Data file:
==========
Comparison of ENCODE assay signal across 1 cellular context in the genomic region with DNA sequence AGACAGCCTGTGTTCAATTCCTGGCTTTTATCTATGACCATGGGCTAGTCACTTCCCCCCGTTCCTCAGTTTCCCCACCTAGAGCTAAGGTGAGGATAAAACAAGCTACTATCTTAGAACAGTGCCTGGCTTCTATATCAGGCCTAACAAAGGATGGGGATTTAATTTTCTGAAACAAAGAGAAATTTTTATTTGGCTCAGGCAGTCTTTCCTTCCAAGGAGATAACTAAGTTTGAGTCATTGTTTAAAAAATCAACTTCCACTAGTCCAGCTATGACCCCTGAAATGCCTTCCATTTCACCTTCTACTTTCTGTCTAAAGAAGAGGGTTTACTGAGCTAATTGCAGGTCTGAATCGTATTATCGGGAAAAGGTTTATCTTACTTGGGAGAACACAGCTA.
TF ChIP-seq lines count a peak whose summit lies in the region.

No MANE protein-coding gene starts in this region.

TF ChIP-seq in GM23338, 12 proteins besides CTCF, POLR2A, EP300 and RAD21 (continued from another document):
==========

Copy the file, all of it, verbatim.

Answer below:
Comparison of ENCODE assay signal across 1 cellular context in the genomic region with DNA sequence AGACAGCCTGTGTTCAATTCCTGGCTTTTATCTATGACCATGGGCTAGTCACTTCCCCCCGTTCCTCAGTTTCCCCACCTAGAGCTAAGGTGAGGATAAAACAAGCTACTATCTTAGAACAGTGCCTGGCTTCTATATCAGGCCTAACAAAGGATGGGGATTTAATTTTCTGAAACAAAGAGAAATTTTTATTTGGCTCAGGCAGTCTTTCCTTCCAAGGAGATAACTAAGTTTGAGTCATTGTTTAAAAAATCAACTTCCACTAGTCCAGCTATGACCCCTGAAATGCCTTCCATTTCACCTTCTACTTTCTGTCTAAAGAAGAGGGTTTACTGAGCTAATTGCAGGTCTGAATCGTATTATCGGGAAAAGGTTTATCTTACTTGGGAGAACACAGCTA.
TF ChIP-seq lines count a peak whose summit lies in the region.

No MANE protein-coding gene starts in this region.

TF ChIP-seq in GM23338, 12 proteins besides CTCF, POLR2A, EP300 and RAD21 (continued from another document):